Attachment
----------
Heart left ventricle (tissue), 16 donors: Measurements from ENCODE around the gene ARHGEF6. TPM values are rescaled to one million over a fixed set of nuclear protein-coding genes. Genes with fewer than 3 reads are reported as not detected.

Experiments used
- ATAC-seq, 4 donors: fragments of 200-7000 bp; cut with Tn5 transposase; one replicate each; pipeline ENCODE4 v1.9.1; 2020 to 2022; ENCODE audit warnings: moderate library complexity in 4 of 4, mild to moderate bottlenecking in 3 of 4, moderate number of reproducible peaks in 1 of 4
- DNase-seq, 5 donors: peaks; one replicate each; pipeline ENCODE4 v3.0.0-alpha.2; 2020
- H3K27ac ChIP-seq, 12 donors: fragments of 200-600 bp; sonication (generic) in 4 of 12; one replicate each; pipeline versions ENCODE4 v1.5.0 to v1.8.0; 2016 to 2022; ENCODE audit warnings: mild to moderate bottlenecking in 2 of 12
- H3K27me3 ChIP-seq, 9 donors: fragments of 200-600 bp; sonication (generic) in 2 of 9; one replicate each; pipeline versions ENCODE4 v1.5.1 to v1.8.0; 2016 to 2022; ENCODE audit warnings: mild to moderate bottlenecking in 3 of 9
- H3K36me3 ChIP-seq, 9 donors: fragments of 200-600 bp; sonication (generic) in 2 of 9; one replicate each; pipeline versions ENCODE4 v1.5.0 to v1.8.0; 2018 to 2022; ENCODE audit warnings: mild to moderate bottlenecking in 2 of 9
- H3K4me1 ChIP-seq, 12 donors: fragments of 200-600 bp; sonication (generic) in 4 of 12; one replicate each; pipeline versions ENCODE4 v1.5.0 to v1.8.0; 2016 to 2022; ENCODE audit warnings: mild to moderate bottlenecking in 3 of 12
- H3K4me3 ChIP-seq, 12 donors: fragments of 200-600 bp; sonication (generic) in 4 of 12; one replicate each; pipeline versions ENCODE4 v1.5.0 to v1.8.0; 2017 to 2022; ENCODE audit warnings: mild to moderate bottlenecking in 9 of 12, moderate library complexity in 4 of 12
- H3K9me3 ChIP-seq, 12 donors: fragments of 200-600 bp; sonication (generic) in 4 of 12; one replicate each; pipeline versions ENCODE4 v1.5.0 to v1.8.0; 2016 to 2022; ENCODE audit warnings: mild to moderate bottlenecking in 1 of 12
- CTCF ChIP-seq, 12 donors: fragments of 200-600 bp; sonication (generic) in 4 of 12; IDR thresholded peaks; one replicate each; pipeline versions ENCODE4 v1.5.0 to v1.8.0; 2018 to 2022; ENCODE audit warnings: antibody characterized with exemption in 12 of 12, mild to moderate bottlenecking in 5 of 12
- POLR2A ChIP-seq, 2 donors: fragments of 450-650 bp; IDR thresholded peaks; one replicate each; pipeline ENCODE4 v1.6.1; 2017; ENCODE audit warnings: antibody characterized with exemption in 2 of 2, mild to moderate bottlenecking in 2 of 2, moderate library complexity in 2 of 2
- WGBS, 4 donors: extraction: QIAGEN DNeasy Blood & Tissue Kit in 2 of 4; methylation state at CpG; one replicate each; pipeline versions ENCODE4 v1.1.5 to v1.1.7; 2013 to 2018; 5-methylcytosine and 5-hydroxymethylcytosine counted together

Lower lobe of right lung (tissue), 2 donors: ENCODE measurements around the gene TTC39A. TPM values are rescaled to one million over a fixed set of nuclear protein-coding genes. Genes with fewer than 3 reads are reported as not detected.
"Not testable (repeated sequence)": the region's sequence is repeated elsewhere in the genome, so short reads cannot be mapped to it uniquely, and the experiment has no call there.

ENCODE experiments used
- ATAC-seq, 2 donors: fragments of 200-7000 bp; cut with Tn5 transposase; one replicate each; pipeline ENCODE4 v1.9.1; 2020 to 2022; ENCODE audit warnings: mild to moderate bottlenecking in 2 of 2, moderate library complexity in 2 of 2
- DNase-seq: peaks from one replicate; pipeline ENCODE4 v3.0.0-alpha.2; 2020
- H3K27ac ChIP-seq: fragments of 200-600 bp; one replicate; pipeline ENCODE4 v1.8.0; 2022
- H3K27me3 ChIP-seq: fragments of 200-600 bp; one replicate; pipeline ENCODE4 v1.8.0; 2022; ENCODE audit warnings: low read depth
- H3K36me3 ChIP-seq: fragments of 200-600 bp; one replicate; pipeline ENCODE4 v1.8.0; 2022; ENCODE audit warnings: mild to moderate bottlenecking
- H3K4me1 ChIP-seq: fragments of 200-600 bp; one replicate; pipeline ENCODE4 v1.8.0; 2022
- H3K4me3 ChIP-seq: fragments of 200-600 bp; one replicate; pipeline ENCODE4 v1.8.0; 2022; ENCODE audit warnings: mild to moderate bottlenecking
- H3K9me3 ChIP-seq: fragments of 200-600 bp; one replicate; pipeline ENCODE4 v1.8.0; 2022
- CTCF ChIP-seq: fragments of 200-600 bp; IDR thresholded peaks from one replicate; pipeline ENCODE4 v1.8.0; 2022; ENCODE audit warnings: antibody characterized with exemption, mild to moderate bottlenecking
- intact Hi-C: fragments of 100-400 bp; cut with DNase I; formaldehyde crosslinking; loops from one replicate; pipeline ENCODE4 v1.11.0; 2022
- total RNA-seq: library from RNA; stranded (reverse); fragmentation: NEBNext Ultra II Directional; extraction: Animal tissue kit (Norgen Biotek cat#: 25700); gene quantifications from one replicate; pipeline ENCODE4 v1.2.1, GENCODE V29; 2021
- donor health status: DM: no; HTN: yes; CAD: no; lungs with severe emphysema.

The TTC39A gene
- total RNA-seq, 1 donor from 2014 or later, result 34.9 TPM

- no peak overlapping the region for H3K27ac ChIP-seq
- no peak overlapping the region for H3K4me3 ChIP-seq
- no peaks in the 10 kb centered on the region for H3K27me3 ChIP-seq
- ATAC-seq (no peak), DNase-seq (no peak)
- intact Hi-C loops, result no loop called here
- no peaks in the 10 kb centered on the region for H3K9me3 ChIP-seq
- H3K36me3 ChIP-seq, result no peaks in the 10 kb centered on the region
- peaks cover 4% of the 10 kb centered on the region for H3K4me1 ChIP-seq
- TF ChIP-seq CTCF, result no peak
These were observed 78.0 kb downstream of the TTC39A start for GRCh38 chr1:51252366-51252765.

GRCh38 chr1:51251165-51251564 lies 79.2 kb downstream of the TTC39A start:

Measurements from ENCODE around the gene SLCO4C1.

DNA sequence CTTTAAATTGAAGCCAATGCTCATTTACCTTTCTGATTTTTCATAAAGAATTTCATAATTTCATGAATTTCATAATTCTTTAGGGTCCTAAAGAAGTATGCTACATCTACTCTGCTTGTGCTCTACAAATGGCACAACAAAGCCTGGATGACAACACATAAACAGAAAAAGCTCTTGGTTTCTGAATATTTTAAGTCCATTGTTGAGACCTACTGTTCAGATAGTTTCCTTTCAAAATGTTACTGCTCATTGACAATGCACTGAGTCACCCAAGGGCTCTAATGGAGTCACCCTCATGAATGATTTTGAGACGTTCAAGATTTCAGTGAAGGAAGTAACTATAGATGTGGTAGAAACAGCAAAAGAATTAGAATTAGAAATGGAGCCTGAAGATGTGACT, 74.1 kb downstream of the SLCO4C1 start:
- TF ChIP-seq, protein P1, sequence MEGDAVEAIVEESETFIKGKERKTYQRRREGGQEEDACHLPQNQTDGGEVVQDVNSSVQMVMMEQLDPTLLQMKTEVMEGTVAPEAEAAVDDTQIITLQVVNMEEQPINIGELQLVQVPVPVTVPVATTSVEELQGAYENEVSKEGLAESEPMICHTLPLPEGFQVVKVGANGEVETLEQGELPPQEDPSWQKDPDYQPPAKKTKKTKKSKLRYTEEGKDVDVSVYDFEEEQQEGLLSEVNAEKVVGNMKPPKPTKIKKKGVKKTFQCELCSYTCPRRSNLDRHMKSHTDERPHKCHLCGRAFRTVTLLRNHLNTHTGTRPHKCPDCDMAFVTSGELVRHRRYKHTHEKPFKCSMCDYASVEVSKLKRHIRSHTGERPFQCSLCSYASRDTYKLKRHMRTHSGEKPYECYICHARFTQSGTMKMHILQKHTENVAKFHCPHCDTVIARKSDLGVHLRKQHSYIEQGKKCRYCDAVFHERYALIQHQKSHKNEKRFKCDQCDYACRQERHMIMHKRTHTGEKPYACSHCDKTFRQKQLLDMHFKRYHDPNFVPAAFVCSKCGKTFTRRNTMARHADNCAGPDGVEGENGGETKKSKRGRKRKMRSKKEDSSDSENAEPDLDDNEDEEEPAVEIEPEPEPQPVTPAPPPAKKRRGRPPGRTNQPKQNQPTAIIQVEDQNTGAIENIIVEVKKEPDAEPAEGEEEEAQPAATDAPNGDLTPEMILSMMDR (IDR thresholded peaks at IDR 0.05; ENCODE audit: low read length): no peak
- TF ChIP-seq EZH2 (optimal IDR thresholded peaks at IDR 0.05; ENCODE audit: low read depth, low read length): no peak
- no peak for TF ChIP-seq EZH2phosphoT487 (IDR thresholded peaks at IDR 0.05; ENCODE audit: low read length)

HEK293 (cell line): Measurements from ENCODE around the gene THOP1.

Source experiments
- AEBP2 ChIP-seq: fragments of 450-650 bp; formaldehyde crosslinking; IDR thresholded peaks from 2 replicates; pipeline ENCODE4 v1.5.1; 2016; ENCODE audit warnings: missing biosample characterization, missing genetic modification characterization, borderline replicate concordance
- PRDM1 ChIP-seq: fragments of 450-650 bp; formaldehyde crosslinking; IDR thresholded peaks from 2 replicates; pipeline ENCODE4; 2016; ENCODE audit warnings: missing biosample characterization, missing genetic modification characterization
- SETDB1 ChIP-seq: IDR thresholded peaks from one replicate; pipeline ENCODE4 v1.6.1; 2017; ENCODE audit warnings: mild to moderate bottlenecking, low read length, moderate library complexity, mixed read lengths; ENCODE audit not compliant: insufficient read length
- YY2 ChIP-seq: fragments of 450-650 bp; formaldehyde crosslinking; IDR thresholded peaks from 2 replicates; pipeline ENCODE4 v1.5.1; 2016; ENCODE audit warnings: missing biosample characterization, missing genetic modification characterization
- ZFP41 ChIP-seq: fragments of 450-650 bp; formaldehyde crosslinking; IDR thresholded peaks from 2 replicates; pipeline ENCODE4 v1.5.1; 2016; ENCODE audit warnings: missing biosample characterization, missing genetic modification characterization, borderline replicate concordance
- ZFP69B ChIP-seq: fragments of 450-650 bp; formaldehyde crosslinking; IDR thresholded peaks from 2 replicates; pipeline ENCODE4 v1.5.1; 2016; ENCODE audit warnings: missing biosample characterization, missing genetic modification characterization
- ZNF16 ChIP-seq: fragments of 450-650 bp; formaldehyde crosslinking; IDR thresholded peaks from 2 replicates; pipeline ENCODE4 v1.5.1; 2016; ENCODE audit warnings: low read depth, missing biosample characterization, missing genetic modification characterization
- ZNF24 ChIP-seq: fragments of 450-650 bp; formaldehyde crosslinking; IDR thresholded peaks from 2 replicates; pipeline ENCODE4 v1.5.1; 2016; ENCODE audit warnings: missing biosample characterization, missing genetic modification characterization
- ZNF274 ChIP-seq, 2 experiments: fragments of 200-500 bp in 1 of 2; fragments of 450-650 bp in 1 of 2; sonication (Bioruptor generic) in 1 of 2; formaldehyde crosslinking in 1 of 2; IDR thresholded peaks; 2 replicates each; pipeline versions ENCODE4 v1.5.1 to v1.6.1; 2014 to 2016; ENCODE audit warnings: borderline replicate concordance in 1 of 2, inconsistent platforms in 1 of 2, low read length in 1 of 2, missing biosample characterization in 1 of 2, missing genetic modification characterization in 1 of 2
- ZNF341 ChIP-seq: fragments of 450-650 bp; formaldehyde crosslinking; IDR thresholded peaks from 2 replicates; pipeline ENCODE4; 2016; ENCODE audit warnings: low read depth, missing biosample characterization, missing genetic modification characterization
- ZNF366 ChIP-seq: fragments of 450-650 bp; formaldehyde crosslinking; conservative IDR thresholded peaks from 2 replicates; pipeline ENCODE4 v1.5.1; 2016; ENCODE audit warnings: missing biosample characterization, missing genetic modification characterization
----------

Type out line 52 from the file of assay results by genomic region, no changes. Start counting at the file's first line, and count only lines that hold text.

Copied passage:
- YY2 ChIP-seq: fragments of 450-650 bp; formaldehyde crosslinking; IDR thresholded peaks from 2 replicates; pipeline ENCODE4 v1.5.1; 2016; ENCODE audit warnings: missing biosample characterization, missing genetic modification characterization